- On November 30, 2017
Superannuation assets grow steadily each year and are now about 140% of Gross Domestic Product (GDP). This is remarkable given they were about 10% of GDP 30 years ago. Yet, against this solid industry growth, many funds have been merged into other funds and others have stagnated – an incredible 46% of superannuation funds experienced negative net member benefit flows (cashflows before investment returns and insurance) in the year to June 2016¹.
There are multiple reasons why so many funds are struggling.
- The growth in the industry is not uniform and many funds are sub-scale with little prospects for growth.
- Funds charge fees for each member account, yet there has been a reduction of more than 4 million accounts in the last seven years.
- The very large funds are increasingly winning more Choice members and more of their members are consolidating their superannuation accounts. These funds provide a wider range of services and have large marketing budgets and growing brand awareness. They are winning business from smaller funds.
- Some funds are exposed to sectors of the economy with low employment growth, and they will lag funds operating in faster growth sectors such as health and aged care.
In addition, some are concerned about the shift of the large cohort of baby boomers reaching retirement and predict large outflows from the industry in the form of lump sums over the next decade. Some have even postulated that this will push the industry into net outflow territory.
Rice Warner analysis shows that these forecasts ignore many facts:
- Most assets are rolled over to pension products at the point of retirement rather than taken as lump sums
- Over half of pensioners take the minimum drawdown (which is less than the earnings on the fund in many years)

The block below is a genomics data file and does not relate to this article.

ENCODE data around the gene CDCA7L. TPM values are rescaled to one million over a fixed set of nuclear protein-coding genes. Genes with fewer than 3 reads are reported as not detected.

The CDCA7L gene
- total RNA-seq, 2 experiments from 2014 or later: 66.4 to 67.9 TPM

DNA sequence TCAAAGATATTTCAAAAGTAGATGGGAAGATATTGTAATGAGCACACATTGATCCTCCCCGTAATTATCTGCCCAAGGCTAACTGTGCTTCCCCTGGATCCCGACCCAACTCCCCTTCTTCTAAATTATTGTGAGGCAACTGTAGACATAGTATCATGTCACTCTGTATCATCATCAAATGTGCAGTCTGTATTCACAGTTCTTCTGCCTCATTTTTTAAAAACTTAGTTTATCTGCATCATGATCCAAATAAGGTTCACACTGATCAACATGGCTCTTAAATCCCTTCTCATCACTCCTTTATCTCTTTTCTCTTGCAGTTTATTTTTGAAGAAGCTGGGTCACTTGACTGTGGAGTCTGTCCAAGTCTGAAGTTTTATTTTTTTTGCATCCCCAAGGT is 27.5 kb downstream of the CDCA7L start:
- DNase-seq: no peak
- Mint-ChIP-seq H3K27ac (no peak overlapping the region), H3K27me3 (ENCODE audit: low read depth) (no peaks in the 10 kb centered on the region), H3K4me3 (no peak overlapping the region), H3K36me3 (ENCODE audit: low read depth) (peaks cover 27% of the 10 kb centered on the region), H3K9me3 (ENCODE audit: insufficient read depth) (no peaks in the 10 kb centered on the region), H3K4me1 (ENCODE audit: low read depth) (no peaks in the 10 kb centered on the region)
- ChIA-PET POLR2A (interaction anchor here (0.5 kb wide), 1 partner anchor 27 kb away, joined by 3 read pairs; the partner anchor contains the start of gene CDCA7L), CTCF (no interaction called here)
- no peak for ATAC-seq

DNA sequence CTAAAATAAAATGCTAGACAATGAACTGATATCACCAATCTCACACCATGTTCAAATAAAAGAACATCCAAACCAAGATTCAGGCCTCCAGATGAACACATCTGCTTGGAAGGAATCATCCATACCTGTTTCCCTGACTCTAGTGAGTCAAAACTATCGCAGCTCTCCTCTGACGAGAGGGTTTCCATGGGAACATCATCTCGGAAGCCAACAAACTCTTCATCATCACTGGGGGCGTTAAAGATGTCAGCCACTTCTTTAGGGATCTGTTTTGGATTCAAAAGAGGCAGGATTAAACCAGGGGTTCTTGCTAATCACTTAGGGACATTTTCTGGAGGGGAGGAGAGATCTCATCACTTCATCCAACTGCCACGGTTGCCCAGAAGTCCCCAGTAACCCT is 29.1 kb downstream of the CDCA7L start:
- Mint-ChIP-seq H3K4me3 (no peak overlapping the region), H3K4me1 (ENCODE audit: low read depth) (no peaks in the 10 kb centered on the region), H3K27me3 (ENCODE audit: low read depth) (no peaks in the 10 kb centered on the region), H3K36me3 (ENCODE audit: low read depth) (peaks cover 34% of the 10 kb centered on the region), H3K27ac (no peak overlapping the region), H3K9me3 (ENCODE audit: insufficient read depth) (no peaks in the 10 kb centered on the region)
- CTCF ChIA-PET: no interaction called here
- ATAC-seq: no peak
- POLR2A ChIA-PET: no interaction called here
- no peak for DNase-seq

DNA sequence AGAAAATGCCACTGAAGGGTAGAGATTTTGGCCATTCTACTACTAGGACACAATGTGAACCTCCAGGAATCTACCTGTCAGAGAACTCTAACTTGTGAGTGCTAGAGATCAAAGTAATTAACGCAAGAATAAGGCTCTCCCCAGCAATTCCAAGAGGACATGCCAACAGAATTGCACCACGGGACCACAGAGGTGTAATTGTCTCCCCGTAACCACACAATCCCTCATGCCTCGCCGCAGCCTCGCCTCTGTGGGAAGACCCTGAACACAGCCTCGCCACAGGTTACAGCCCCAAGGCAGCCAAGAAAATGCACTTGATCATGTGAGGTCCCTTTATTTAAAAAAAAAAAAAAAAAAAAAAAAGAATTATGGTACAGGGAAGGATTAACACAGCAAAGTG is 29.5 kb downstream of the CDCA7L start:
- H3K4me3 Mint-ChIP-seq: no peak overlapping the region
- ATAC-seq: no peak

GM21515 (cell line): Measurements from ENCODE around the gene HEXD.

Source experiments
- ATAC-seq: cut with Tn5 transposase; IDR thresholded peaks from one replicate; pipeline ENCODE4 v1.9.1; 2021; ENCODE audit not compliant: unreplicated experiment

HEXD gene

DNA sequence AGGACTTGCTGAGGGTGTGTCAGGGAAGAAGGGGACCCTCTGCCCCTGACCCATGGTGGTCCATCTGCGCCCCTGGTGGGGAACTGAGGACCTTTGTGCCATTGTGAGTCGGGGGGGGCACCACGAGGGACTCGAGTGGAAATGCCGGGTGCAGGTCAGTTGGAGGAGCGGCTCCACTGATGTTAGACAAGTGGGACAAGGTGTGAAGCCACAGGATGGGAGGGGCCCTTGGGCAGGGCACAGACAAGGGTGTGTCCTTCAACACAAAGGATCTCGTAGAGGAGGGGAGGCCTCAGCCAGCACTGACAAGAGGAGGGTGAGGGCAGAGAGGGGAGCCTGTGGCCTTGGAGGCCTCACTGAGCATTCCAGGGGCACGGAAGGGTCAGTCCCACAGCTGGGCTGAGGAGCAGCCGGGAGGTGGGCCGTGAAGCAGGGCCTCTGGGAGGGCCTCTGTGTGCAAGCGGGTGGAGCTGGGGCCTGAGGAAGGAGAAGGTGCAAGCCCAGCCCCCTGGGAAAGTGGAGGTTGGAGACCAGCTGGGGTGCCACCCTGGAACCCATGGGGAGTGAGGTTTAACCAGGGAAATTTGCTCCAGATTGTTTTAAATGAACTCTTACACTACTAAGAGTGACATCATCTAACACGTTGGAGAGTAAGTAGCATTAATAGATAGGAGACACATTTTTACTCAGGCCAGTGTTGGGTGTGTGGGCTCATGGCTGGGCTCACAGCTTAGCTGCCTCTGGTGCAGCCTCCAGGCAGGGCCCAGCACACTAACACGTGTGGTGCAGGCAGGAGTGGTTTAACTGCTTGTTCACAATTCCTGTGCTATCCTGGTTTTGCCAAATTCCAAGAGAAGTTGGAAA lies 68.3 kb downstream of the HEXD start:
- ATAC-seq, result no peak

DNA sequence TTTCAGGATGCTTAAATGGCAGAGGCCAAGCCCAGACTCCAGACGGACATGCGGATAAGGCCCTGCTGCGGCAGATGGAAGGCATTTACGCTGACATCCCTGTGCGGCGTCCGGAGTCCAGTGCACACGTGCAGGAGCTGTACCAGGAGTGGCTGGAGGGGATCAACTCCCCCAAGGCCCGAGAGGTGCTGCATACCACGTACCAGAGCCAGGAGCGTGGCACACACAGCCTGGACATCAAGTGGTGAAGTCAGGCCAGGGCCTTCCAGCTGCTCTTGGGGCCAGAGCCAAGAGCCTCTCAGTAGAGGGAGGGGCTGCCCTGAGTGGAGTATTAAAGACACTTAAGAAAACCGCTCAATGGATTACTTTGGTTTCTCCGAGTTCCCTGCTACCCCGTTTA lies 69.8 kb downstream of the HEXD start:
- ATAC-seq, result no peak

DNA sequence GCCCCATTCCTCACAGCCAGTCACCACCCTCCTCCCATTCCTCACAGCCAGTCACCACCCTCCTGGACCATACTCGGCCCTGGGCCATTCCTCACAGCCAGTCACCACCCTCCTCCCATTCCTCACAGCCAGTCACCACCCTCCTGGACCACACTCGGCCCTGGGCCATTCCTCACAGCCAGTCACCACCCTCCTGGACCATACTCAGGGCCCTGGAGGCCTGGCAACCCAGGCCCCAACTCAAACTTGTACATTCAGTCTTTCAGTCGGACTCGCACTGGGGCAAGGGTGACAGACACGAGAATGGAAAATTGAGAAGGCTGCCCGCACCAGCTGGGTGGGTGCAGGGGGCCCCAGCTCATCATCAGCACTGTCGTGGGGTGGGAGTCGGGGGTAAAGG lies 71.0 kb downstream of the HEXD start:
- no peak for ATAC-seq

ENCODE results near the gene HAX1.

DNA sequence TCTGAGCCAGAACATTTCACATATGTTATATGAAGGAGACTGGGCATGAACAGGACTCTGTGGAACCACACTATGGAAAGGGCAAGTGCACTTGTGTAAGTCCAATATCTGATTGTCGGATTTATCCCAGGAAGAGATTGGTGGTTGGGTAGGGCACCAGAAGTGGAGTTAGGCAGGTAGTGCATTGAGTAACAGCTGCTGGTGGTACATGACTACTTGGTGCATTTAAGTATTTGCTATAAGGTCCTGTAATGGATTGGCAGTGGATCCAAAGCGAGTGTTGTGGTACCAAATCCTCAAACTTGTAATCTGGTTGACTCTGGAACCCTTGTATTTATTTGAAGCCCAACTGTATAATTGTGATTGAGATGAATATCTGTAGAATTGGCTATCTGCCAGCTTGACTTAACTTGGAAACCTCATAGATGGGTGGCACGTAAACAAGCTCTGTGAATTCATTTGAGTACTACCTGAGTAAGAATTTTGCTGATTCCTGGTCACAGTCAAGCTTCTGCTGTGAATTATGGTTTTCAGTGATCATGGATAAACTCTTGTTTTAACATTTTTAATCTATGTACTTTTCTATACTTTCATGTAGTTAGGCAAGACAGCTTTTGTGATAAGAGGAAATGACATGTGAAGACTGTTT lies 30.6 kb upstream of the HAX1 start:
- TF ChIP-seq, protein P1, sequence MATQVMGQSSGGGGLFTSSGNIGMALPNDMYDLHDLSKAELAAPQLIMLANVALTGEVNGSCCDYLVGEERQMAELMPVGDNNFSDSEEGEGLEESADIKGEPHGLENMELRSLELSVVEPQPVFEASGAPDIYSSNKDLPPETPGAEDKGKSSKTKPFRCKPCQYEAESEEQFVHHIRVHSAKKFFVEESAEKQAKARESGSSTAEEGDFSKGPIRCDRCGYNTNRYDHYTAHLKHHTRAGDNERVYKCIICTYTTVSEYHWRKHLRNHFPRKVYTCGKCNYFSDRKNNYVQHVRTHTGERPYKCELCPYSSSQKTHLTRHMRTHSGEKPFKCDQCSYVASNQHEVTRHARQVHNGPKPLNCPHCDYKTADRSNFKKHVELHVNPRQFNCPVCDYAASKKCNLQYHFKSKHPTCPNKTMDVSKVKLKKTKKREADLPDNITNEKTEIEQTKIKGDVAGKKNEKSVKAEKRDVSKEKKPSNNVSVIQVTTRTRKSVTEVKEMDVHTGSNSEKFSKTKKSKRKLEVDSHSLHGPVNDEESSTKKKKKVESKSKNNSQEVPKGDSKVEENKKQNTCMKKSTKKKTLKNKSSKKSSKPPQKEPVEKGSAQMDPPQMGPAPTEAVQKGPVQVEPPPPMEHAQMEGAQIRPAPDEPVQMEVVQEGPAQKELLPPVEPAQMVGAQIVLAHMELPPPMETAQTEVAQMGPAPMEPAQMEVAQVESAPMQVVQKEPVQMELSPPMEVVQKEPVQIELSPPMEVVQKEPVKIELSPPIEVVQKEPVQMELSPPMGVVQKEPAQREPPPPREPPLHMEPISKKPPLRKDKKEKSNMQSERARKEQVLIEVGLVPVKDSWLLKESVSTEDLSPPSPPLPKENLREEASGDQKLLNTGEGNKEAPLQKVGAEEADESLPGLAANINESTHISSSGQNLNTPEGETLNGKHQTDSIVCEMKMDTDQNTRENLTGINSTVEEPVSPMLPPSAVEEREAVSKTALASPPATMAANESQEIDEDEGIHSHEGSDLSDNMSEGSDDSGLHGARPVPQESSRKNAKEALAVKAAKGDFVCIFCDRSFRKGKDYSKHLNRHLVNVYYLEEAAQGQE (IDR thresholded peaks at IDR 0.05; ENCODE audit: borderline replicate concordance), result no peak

- Growth at younger ages will still be strong with:
- future increases in the Superannuation Guarantee to 12%
- high levels of immigration driving population growth.
The reality is that, although long-term growth will be slower, the superannuation industry still has many golden years ahead of it. Indeed, Rice Warner’s latest Superannuation Market Projections Report (to be released next week) projects that compound growth rates over the next decade at 7.4% p.a. may be higher than the last of 6.1% p.a. though this decade did include the GFC!
Graph 1 shows that superannuation assets are expected to continue to grow as a percentage of GDP for another 30 years, peaking at more than 180%. This rate takes into account our low interest era and recent Government policy reducing the ability to contribute large amounts into superannuation.
Graph 1. Historical and 30 year projected superannuation assets as a percentage of GDP (2017 dollars).*
Graph 2 shows that cashflows excluding investment returns will head into negative territory by 2038. However, all the growth will come from strong investment returns on the large body of assets, including the growing investments held for retirees.
Cashflow presents a challenge for more than half of the superannuation funds but consolidation of funds and member accounts will help solve this, and superannuation still presents an incredible growth opportunity for funds for another 30 years. The continued high levels of liquidity will allow funds to remain as patient long-term investors.
Graph 2. Superannuation system cashflow projections
¹ APRA’s Fund Level Profiles and Performance.